[personal profile] wingedbeast
Ladyhawke is the 1980's Middle Ages fantasy movie about a cursed couple. Both in love, the woman is a hawk during the day and the man is a wolf at night. When an animal, either can only think as an animal. They can feel for each other and even recognize each other, but cannot communicate. For nostalgia, I consider this a classic. On re-watch, I can consider it a tad confused with its tone, but I still say it's an entertaining movie to watch.

A character calling himself Mouse, played by Matthew Broderick, is both comic relief and our viewpoint character for the story. He's a thief of so slight a build that he was able to escape an otherwise inescapable prison by crawling through the drains. He's a capable thief, which keeps us aware of why he would be wanted in his position, and the comedy comes from him being in over his head and surviving through wit and luck.

The movie takes a passing look at the fact that, having been unable to communicate but always so close, there's a strain and can be a desire to find intimacy with someone else. But, that doesn't last more than about one scene, long enough for Mouse to find the way to be clear that nothing really happened.

Therein lies the wasted potential.

In the movie, this curse has been going on for years. The woman is able to calm and guide the wolf. The man is able to protect and guide the hawk. But, neither remembers their time as animals and both have been living and experiencing and adapting, more or less, completely independent of each other. That means that the only person they can love of the other is a years old memory of years before a curse that altered their lives.

Part of this is the limits of time. It's one movie and to take the time to really explore the psychological impact as well as the different personal evolutions could be to bog down the movie.

Another part is a problem that's as old as these fantastical tales, themselves, magical romance. This, I think, is the bigger problem. It's an assumption that lies in too much of our treatments of love, that it's a thing of fate and destiny, rather than small part attraction and large part building and maintaining connections.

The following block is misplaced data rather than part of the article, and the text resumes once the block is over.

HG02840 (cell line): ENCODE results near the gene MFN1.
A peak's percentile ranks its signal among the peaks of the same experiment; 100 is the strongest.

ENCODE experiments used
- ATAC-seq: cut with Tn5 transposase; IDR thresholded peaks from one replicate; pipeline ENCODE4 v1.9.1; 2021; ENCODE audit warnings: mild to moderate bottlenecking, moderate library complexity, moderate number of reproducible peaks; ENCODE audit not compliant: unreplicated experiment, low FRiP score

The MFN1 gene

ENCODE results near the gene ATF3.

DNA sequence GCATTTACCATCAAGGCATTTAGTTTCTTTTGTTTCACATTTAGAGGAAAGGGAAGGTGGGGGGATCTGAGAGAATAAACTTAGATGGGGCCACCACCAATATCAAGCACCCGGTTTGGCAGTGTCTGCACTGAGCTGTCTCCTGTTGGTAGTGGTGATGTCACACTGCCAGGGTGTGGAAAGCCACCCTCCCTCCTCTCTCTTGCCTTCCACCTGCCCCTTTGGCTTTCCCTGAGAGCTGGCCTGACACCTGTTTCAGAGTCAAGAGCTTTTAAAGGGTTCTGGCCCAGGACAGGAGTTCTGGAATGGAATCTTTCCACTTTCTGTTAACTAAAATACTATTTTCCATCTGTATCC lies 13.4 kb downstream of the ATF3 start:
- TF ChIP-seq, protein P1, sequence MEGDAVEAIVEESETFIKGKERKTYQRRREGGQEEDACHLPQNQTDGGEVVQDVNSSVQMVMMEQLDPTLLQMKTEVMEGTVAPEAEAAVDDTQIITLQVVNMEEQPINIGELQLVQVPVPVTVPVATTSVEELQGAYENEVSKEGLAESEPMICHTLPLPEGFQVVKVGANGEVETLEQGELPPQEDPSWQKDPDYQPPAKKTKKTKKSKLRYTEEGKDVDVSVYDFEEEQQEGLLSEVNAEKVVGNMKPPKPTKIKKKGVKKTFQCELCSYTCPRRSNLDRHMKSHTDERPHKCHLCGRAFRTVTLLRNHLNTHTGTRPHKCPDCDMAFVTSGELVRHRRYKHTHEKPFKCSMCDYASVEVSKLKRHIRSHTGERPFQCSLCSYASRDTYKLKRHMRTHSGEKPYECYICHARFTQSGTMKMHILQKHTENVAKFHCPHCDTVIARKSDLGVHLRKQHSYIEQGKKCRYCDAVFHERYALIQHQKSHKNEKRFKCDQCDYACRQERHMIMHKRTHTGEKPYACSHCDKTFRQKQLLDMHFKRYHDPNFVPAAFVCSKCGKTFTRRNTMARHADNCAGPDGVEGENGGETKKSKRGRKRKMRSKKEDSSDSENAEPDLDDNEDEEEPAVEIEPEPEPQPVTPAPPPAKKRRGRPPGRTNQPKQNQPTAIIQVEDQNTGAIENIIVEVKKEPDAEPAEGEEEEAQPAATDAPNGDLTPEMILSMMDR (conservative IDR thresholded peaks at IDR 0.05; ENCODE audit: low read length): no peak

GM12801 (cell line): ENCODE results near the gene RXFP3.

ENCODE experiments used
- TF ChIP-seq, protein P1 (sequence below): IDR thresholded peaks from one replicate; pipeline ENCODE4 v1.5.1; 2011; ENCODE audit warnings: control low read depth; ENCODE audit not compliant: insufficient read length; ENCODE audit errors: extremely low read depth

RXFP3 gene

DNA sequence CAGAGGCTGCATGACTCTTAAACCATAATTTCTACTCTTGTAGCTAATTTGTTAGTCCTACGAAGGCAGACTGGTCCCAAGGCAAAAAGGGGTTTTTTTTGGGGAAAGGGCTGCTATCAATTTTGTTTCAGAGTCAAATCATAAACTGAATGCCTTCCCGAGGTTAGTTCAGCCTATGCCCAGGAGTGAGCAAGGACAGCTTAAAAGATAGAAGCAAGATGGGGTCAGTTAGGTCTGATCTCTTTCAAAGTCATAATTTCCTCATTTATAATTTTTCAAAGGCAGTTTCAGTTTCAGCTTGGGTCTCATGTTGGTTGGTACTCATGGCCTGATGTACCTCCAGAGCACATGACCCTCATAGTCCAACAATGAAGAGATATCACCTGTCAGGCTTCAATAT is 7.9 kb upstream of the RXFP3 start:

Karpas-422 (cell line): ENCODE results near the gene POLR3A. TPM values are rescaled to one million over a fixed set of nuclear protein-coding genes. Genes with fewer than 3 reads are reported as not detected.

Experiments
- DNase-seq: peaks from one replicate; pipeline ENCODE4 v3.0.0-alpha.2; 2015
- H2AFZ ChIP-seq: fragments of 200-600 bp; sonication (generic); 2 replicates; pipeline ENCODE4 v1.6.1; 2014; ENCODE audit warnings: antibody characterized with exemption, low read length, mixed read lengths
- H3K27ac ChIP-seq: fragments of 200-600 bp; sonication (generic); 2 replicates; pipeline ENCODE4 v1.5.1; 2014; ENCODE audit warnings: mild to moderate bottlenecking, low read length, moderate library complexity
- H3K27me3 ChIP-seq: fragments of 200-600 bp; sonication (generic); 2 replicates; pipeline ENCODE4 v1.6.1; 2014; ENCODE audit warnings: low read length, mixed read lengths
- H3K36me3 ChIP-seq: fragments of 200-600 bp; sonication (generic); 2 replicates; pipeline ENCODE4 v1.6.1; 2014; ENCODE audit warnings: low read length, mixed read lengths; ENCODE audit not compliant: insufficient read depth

Without giving away spoilers (because I do think the movie we have is an enjoyable watch) I don't think it spoils anything to say that, the moment the curse is broken, the two lovers kiss and the movie ends with an implied "they lived happily ever after."

I don't want to be a cynic. But, I think my Case for the Enchanted sequel includes my belief that a more realistic, less supernatural understanding of romance isn't cynical. It's a different kind of romantic, one that I think is not only more fitting to reality, but also more uplifting.

In the interest of having enough time, maybe this needs to be a series rather than one movie. (From Dusk Till Dawn did it and I'm on record thinking They Live can do it.)

The basic premise should be the same. Phillipe Gaston, AKA Mouse, makes a... not very exciting, but effective escape from the prisons of Aquila. Being brash and taking the risk of making a public toast to someone who saw the inside of that prison and escaped. He's saved from being recaptured and sent back to his execution by Etienne Navarre and that introduces both him and us to the major players of the story.

And, then, we get the fuller exploration of the characters and their motivations.

The Bishop that cursed the two lovers, because he couldn't have Isabeau d'Anjou for himself, felt betrayed. He had felt that doing the right thing, playing his part right, was supposed to grant him the rewards of happiness that he felt he couldn't have without her.

Etienne Navarre also feels betrayed by his fate. Being the noble hero was supposed to be rewarded with wife and children. But, this curse takes all that from him and he is embittered by a world he no longer feels gives just reward to virtue.

Isabeau D'Anjou feels a mixture of issues. Doing the right thing would only lead her to the same place, either way. She does love Etienne Navarre and, at first, being his wife might have made her content. But, now she's learned so much more about herself and her capacities (they don't need to be of the combat variety) that she doesn't know how she fits in and if she can play the role that, by the social narrative of the time, is supposed to reward her with happiness.

Phillipe Gaston, being a peasant and a thief, is intimately familiar with the reality that virtue isn't rewarded with happiness. When things go well, you can do well with it. But, things rarely go well and the world isn't just. He doesn't make it so, he just wants to survive and take a little happiness where he can. But, he does care and, in caring and having this more cynical view of fate, he does more than climb back through the drainpipes of Aquila. He helps the two navigate the realities they're faced with.

Beyond that, the problems with the movie are a matter of pacing and a matter of a score that both doesn't match the tone of scenes and is nigh-instantly dated. I'll leave both of those in more capable hands than I. But, I dare to say that would pull a great deal of value out of this... well, not a classic, but definitely an entertaining movie with some great potential to it.
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